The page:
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Keys to victory


Five things the MSU men's basketball team must do to beat No. 4 Michigan




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Sophomore guard Keith Appling defends the Spartan basket from Michigan guard Trey Burke on Feb. 6, 2012 at Breslin Center. Appling added 10 points to the Spartans total in the 64-54 victory over Michigan. Matt Hallowell/The State News



The Spartans and Wolverines have met on the hardwood 169 other times, but never like this, never as a pair of top-10 teams.

The No. 8 MSU men’s basketball team (20-4 overall, 9-2 Big Ten) hosts No. 4 U-M (21-3, 8-3) today at Breslin Center (9 p.m., ESPN) in what will be the first of two meetings between the rivals.

With the stakes higher than they’ve ever been, here are five keys for MSU to beat U-M for the 13th time in the past 14 home games and regain sole possession of first place in the Big Ten.

Limit turnovers/fast break
After averaging more than 14 turnovers a game through the season’s opening 22 matchups, the Spartans have cut their turnovers to just seven a game the past two times out. Turnovers lead to easy baskets in transition, fueling one of U-M’s biggest strength, athleticism and fast break points. Forcing U-M to score in the halfcourt would be a big edge for MSU.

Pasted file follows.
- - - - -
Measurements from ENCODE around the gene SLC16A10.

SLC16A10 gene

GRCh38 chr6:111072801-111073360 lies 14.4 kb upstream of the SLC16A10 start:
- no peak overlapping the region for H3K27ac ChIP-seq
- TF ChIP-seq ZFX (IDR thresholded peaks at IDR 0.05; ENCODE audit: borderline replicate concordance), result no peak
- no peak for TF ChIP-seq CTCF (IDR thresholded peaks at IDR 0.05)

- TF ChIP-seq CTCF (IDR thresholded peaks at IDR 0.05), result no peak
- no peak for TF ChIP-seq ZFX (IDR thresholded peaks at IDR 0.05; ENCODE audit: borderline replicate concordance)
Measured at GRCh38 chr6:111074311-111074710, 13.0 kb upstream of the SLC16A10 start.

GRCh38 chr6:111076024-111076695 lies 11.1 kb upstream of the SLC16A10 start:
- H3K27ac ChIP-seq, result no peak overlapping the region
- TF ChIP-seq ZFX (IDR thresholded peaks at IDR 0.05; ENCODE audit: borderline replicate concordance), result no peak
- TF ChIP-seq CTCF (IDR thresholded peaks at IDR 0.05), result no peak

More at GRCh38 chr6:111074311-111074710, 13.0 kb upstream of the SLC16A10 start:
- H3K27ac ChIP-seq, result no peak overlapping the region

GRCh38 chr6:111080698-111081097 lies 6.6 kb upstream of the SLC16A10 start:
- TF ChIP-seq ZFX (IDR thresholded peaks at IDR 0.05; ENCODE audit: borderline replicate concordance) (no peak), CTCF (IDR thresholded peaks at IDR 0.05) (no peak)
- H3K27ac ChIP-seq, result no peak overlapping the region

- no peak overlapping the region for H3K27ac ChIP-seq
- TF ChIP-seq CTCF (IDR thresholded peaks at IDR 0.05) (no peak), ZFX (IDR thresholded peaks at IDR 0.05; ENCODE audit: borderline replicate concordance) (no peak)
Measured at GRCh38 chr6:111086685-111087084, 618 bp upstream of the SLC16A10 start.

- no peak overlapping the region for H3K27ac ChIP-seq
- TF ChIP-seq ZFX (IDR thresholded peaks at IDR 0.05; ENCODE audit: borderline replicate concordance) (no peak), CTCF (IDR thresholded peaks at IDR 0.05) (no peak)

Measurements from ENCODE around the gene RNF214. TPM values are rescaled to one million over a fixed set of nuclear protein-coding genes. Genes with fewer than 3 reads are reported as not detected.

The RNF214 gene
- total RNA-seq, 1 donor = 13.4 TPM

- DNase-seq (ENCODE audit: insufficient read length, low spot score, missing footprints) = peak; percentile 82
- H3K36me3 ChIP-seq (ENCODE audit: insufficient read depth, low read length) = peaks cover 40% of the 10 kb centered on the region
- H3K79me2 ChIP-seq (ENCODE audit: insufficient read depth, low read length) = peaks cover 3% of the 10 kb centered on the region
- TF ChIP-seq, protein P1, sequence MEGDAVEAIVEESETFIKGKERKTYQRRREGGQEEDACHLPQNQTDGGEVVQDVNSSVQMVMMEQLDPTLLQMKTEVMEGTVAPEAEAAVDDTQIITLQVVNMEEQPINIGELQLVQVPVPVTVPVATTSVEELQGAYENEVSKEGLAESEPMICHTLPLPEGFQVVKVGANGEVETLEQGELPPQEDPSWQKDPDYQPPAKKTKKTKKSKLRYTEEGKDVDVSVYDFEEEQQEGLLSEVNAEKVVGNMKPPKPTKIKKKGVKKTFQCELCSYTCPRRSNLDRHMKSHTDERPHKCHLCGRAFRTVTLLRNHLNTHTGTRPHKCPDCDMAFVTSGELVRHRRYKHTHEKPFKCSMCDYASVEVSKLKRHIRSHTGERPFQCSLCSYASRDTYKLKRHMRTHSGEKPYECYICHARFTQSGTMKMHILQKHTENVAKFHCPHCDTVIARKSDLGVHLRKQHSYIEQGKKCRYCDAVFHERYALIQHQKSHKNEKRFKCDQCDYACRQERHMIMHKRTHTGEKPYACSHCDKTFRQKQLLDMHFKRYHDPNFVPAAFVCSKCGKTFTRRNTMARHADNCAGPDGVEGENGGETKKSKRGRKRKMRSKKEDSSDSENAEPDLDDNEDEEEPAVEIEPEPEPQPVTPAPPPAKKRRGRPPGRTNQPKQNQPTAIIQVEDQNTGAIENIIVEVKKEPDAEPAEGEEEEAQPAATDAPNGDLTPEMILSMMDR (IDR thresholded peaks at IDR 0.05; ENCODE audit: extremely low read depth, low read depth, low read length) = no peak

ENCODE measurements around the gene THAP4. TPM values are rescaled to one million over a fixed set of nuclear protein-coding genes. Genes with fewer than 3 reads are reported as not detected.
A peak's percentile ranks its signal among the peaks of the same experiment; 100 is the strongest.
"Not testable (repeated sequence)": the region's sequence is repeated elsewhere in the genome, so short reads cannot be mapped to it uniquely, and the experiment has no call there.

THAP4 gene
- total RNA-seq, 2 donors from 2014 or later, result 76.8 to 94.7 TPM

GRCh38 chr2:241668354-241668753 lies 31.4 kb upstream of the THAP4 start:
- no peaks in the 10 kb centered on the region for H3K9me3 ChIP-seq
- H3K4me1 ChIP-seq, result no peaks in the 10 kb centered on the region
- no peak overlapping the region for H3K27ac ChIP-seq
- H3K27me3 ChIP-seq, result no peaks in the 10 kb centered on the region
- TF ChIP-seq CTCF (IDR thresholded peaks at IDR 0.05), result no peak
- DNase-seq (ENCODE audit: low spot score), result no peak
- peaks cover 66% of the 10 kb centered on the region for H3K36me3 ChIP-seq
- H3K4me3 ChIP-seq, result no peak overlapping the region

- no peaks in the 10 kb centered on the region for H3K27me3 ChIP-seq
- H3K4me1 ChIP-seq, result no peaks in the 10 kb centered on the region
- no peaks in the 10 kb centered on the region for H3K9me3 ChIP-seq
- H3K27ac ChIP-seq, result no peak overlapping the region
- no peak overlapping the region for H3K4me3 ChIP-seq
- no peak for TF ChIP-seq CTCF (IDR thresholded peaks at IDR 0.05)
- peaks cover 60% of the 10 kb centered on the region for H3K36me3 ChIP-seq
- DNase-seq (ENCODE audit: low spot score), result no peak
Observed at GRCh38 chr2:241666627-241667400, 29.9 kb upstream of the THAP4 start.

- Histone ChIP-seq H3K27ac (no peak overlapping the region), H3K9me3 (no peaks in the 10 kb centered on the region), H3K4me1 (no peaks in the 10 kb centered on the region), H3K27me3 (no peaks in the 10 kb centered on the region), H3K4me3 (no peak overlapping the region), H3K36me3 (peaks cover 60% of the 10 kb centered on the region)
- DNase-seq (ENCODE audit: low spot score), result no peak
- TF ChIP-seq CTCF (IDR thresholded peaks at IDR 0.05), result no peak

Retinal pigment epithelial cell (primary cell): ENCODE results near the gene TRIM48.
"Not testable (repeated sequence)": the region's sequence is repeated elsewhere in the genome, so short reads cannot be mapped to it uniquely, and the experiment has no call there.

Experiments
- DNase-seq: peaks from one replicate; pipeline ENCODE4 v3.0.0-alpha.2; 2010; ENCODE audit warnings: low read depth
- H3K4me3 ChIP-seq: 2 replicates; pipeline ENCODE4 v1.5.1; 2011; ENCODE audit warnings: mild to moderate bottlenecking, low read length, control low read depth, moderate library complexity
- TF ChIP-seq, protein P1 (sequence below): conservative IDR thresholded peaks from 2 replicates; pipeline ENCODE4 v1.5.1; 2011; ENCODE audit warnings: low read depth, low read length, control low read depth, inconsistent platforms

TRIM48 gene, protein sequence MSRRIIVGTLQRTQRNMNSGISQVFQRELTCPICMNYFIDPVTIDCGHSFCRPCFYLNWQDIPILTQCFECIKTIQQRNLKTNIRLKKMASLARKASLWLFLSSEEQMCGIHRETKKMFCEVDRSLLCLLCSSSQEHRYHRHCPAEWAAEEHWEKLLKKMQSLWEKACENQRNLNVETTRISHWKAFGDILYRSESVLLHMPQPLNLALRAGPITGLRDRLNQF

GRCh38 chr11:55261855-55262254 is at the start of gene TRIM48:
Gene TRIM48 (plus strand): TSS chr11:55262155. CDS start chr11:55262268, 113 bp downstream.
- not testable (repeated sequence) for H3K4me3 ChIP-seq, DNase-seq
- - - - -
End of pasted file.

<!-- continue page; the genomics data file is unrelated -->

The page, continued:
Size inside
MSU has a significant size advantage against the Wolverines, with centers Adreian Payne and Derrick Nix along with guard/forward Branden Dawson having a height and, in many cases, strength edge over the Wolverines. If MSU is patient and works the ball inside, they should be able to get good opportunities to wear down U-M with high percentage shots.

Avoiding foul trouble
Both the Spartans and Wolverines have limited depth, particularly MSU, who could be without the services of sophomore guard Travis Trice for the third consecutive game with a head injury. MSU was able to maintain its lead against Purdue with Payne. as well as guards Keith Appling and Gary Harris sitting on the bench with foul trouble on Saturday. But it could be a struggle to be as successful in a similar circumstance against a much more talented U-M team.

Defending the 3-point shot
The Wolverines are prolific from long range, with four players shooting better than 37 percent from beyond the arc this season, including 44 percent shooting or better from guards Nik Stauskas and Tim Hardaway Jr. MSU head coach Tom Izzo said he doesn’t want to overcompensate the Spartans’ defense to such a degree that U-M gets other, easier opportunities. Nevertheless, it will be critical for MSU to get out on the Wolverines’ shooters.

Controlling U-M role players
The backcourt of Hardaway and Trey Burke might be the best in the country, with Hardaway on an explosive tear the past few weeks and Burke leading the charge for national player of the year honors. Those two will make their plays. But in U-M’s two losses in their past three games, role players, such as Stauskas and guard Glenn Robinson III have been kept in check. If MSU can control the other guys, the Spartans could knock off their rivals.


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